Trendlines What Charleston is crushing on now Sticking with a classic, and using all of the scraps

Cypress’ fish sticks

There were two distinct impulses in 20th-century industrial culinary creativity: To create items that looked exactly like how they were supposed to taste, such as gummy strawberries or Tato Skins, and to come up with presentations that were totally divorced from their flavors. There are no perfectly rectangular fish in the sea, but starting in the 1950s, food manufacturers filled supermarket freezer cases with what they touted as the ocean’s hot dog.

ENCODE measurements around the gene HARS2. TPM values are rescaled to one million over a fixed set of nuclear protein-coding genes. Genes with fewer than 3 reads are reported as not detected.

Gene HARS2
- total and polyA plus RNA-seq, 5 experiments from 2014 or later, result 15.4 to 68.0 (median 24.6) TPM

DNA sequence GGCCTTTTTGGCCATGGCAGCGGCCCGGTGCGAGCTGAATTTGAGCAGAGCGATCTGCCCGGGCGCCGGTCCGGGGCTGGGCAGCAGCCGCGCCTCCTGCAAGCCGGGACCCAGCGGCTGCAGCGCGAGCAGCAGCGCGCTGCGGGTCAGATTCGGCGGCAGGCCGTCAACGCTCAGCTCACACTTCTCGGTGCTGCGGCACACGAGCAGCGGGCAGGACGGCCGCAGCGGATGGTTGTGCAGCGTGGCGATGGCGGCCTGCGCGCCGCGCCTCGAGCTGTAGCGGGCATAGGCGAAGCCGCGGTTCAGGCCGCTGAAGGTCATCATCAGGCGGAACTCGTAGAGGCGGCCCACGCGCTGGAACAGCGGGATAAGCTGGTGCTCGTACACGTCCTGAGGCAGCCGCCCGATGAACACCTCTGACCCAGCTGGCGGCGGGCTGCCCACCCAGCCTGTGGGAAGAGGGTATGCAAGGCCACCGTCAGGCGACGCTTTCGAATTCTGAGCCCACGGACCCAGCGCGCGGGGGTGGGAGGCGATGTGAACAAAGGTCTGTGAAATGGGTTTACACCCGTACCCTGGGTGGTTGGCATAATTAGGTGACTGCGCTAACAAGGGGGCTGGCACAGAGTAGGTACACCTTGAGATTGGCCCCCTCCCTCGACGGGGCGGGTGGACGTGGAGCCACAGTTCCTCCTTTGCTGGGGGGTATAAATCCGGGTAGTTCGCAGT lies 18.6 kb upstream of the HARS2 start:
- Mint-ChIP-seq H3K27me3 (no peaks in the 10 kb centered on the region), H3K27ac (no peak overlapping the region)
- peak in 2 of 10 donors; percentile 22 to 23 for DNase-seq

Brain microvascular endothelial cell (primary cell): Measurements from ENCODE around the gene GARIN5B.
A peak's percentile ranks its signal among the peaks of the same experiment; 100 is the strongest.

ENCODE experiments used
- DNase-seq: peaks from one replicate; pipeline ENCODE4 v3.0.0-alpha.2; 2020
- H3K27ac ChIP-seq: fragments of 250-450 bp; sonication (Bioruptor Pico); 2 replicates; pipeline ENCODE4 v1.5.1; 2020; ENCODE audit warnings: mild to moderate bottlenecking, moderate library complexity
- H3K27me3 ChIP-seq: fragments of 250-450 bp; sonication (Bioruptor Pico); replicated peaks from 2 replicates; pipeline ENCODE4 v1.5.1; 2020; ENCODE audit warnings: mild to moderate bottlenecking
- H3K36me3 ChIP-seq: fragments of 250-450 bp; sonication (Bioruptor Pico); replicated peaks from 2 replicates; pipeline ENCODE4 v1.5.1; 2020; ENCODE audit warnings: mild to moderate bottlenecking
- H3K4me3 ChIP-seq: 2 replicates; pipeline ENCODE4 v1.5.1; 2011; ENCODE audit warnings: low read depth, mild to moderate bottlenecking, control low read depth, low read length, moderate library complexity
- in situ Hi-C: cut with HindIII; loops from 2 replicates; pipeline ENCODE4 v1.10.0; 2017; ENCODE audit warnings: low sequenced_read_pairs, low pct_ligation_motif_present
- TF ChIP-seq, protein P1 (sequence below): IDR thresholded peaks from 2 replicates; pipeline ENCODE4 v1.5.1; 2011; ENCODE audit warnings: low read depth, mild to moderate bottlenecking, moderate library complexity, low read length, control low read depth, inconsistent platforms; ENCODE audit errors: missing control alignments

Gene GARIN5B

“Our desire to re-create them is based on nostalgia,” says Mike Lata of The Ordinary, where fish fingers are still in the R&D stage. Additionally, Charleston-area chefs often confront the same problem that the tidy sticks were invented to solve: fish scraps.

The bar at Cypress, 167 East Bay St., 843-727-0111,

Fish sticks, $14

Hanna Raskin